He shuffled slowly down the street, surrounded by his chasidim. My nine-year-old self sat by the kitchen window watching the procession. At the time I didn’t understand the meaning of this small huddled mass making its way down the palm-tree-lined streets in our neighborhood. The Rebbe was taking a walk, protected by a portable cocoon created by his followers.
In our dominantly Jewish, albeit secular, slice of Miami, the Ribnitzer Rebbe was an anomaly that my young mind couldn’t grasp. In a world devoid of a true connection with authentic Yiddishkeit, the Rebbe was solid truth, a walking advertisement for holiness. But what my childish comprehension couldn’t understand, my heart more than compensated for. The Rebbe was an inspiration, his advanced years and fragile frame unable to hide the fire within. From my kitchen window a small seed was planted, and the Rebbe’s brachos were the rich soil needed for the flower to bloom. With my limited knowledge, I translated what my eyes had seen and conveyed the message to my soul. I had no idea why this otherworldly man moved me so, dressed in heavy black clothes in the oppressive heat when all of us were outfitted in more appropriate garb for the Florida weather.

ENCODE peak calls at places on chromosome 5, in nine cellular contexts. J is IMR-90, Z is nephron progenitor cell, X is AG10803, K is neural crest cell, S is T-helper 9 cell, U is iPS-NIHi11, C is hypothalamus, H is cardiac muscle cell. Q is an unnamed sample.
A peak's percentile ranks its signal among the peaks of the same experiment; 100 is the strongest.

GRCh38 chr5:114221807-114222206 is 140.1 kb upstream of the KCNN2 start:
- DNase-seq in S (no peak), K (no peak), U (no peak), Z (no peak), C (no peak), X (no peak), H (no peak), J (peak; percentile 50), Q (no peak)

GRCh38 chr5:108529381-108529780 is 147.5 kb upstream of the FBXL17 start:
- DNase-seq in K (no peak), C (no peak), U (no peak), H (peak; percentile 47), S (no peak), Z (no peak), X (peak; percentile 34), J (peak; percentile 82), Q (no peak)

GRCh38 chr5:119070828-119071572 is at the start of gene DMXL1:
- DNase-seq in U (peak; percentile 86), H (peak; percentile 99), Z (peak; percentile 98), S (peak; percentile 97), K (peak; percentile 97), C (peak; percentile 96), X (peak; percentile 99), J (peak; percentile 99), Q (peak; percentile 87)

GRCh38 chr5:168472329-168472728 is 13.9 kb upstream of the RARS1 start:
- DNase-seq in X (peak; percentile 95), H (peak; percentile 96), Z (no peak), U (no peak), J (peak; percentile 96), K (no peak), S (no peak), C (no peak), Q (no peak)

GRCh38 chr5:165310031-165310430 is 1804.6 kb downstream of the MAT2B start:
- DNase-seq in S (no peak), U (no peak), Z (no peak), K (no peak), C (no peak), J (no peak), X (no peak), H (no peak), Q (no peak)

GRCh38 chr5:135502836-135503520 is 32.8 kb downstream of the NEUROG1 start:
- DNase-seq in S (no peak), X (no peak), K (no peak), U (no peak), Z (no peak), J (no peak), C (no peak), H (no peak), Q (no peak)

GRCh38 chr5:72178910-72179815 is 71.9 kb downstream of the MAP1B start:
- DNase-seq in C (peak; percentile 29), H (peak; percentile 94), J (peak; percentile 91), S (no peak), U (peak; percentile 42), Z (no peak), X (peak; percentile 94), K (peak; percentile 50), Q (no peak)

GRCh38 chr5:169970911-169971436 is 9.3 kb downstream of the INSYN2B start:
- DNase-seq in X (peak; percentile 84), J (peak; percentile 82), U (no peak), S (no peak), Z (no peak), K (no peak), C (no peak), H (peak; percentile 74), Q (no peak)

“Does the mother not have money for clothing for the children?” the Rebbe asked my mother kindly on one of his walks when he saw us prancing on our front lawn in our usual shorts and sleeveless tops. The Rebbe did not judge, the Rebbe loved, and there was no harshness in his question. We were Jews, and my mother had been raised to revere all holy men, and the Rebbe definitely fit that description. We did not enact any immediate monumental changes and continued along the same trajectory, that of the proud but unaffiliated Jew. And yet, with every word of concern or encouragement, the Rebbe sowed and watered our neshamos, with his Rebbetzin by his side, and the seedling continued to grow until our entire family returned.
Despite my lack of connection at the time—or maybe because of it—I wrote my feelings about the Rebbe down on paper and presented them to the Rebbetzin. Years later, when I was already a baalas teshuvah, the Rebbetzin told me how she had cried when she read it. She’d turned to the Rebbe and said, “How can it be that this girl isn’t religious?” The Rebbe, with his ruach hakodesh, had replied, “Don’t worry; she will be one day.”